LED In-Duct Purifier

Another air purification system is the Reme Halo, a LED in-duct air purifier that uses ultraviolet light to purify the areas of the home accessed by the central air-conditioning system. It uses bi-polar ionization and a specialized technology to remove dust, allergens, airborne and surface bacteria and viruses, and odors from cooking, pets and other musty sources.

“It kills anything moving through it as long as the air moves properly through the duct system,”
Richard said.

The Reme Halo works on the supply side of the air stream, while the Lennox works on the return side of the duct work.

“None of those units produce ozone,” Richard said. “Obviously, we breathe some in because we’re outside. We just don’t want mechanized ozone in your house.”

Richard gets asked if the installation of an air purification system means no more dusting – he has to tell customers they’ll still need to dust but not as much.

“You’re going to live a healthier life, not breathing dirt into your lungs, plus your air will be more comfortable throughout the house,” Richard said.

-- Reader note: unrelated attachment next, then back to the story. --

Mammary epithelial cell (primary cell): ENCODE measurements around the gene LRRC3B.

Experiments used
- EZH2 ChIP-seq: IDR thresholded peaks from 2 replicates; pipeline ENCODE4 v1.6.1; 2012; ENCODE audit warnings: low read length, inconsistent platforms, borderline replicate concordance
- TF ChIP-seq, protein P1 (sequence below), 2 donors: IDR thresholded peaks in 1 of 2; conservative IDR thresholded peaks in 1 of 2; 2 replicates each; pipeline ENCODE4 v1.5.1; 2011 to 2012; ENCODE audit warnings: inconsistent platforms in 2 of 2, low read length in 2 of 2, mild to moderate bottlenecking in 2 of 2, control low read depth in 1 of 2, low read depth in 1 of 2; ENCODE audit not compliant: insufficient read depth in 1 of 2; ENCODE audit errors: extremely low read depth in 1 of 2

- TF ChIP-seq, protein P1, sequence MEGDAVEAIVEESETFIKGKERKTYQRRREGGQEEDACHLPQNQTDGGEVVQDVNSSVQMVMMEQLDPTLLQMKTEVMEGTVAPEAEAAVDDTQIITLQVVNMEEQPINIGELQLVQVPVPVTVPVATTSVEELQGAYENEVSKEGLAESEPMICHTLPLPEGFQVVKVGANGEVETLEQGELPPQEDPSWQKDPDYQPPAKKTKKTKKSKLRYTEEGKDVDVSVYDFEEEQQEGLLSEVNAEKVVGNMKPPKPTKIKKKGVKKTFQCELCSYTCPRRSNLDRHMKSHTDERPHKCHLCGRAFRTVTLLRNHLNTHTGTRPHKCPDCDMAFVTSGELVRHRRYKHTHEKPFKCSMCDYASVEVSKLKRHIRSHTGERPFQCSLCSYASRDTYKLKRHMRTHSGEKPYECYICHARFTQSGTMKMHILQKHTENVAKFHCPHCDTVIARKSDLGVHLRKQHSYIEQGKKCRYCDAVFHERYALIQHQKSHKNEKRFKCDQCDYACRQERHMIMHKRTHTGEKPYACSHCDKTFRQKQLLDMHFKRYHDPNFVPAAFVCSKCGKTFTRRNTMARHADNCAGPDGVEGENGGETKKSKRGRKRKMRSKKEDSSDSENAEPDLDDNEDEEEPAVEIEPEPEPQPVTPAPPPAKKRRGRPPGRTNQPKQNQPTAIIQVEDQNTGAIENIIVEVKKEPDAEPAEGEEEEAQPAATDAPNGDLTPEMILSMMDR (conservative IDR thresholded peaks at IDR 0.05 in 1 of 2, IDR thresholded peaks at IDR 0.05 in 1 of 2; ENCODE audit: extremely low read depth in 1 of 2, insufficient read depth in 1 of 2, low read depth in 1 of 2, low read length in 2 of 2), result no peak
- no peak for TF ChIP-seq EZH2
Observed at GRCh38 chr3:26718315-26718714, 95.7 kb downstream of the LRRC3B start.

Northern Colorado Air offers a free indoor air-quality analysis using Air Advice to evaluate air quality in the home and to provide a detailed report of the level of particulates and allergens. A plan can be drafted using the report as a basis for recommending, installing and maintaining an air purification product. The company also offers free in-home replacement quotes on all of its other products and most of its services.

Northern Colorado Air has three departments to offer its whole house air-purification and comfort systems. The first is for new construction installation and the second is for existing home retrofits of air-conditioning and furnace units.
The third is for service or repair – the company offers a maintenance plan to service its customers’
HVAC systems.


> Northern Colorado Air Inc., 812 Stockton Ave., Fort Collins; 970.669.2055; ncagriff.com